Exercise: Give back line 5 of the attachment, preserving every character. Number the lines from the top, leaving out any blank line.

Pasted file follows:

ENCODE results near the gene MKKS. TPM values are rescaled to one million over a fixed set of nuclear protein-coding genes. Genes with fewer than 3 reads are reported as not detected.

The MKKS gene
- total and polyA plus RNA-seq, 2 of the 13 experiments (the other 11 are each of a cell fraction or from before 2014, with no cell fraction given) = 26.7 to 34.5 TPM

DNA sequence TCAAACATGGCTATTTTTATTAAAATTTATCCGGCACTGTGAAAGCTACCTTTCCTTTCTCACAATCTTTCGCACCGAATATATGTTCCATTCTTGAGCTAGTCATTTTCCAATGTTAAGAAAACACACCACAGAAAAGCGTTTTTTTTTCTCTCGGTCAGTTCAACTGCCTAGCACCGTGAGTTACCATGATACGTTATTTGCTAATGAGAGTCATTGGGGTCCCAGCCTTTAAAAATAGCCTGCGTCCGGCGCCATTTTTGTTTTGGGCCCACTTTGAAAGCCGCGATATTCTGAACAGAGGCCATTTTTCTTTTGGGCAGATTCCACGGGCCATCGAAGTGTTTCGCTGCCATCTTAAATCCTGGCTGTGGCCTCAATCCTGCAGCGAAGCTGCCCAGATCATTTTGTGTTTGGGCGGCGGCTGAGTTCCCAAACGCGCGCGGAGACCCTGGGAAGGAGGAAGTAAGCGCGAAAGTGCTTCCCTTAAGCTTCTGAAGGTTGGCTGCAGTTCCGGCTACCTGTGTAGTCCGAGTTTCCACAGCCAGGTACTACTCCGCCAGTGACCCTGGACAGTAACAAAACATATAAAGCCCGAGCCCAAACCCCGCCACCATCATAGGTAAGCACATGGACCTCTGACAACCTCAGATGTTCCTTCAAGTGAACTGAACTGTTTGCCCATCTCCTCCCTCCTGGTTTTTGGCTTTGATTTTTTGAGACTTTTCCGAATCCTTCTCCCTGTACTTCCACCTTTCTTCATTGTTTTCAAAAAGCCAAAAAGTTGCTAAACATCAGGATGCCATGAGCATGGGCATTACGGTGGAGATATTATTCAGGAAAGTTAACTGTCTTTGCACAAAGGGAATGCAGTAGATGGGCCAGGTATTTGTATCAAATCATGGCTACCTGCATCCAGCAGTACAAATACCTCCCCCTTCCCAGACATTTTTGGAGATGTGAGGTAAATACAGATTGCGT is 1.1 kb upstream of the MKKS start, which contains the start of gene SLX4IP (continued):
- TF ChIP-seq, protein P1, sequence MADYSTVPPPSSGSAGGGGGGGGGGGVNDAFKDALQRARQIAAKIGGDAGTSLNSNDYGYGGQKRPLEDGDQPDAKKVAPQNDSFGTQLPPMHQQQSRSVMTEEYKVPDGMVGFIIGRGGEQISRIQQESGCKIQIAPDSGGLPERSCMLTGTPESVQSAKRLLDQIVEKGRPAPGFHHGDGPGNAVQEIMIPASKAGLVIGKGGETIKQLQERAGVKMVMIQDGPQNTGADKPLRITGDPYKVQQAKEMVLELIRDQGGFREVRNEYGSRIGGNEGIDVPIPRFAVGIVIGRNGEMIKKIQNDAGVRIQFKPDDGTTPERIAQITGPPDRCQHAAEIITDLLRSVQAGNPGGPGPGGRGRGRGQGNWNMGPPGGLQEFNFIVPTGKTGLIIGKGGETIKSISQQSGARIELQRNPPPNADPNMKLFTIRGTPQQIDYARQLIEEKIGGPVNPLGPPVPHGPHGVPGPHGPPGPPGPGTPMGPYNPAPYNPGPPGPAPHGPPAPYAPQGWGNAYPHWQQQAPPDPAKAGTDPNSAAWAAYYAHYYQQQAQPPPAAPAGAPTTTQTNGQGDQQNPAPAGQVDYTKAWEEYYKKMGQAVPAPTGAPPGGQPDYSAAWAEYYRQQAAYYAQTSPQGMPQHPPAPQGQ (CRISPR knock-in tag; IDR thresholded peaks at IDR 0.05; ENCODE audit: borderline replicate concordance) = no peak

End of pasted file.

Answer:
- TF ChIP-seq, protein P1, sequence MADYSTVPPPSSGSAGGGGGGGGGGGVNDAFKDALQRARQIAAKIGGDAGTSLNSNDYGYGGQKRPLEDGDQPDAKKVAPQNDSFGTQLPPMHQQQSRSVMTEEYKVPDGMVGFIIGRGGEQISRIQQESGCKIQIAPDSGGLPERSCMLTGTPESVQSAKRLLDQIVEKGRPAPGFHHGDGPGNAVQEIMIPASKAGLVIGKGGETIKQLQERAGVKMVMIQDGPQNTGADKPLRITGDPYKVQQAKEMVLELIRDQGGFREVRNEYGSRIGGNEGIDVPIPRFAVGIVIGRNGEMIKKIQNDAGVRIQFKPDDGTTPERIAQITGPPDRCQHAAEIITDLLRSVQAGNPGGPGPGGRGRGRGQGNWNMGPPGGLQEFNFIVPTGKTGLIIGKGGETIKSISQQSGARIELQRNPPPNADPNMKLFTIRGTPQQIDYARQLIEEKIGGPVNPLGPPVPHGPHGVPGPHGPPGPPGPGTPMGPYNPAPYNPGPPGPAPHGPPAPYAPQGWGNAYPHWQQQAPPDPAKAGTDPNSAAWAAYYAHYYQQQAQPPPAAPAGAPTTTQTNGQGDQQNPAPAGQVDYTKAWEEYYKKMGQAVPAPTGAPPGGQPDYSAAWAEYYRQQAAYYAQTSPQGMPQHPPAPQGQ (CRISPR knock-in tag; IDR thresholded peaks at IDR 0.05; ENCODE audit: borderline replicate concordance) = no peak